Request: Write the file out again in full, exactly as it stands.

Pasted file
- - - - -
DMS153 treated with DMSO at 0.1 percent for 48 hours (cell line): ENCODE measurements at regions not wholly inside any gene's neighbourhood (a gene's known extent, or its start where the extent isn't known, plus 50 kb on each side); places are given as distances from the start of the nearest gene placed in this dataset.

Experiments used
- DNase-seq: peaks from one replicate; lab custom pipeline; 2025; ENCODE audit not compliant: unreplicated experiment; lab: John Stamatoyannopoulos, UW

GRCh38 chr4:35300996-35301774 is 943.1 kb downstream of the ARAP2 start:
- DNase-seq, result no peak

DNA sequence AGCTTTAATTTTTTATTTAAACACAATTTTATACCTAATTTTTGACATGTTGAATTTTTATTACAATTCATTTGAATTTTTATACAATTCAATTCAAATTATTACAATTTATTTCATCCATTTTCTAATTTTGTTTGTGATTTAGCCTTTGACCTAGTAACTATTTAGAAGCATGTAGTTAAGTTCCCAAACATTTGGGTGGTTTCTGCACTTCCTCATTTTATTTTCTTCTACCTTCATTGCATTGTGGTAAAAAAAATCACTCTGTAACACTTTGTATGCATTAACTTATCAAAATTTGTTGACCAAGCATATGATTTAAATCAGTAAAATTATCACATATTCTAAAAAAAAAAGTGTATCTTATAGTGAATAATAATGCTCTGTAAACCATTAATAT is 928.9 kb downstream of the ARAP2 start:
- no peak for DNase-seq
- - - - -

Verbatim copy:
DMS153 treated with DMSO at 0.1 percent for 48 hours (cell line): ENCODE measurements at regions not wholly inside any gene's neighbourhood (a gene's known extent, or its start where the extent isn't known, plus 50 kb on each side); places are given as distances from the start of the nearest gene placed in this dataset.

Experiments used
- DNase-seq: peaks from one replicate; lab custom pipeline; 2025; ENCODE audit not compliant: unreplicated experiment; lab: John Stamatoyannopoulos, UW

GRCh38 chr4:35300996-35301774 is 943.1 kb downstream of the ARAP2 start:
- DNase-seq, result no peak

DNA sequence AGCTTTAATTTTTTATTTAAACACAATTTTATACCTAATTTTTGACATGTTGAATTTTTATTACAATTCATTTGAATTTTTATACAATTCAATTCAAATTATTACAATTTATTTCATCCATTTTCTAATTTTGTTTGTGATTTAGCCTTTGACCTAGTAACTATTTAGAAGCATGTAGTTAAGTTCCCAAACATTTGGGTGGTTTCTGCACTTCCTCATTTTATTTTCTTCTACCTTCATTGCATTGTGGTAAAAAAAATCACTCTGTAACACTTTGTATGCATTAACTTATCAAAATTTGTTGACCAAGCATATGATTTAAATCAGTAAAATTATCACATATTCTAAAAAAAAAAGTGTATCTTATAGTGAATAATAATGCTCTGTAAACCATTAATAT is 928.9 kb downstream of the ARAP2 start:
- no peak for DNase-seq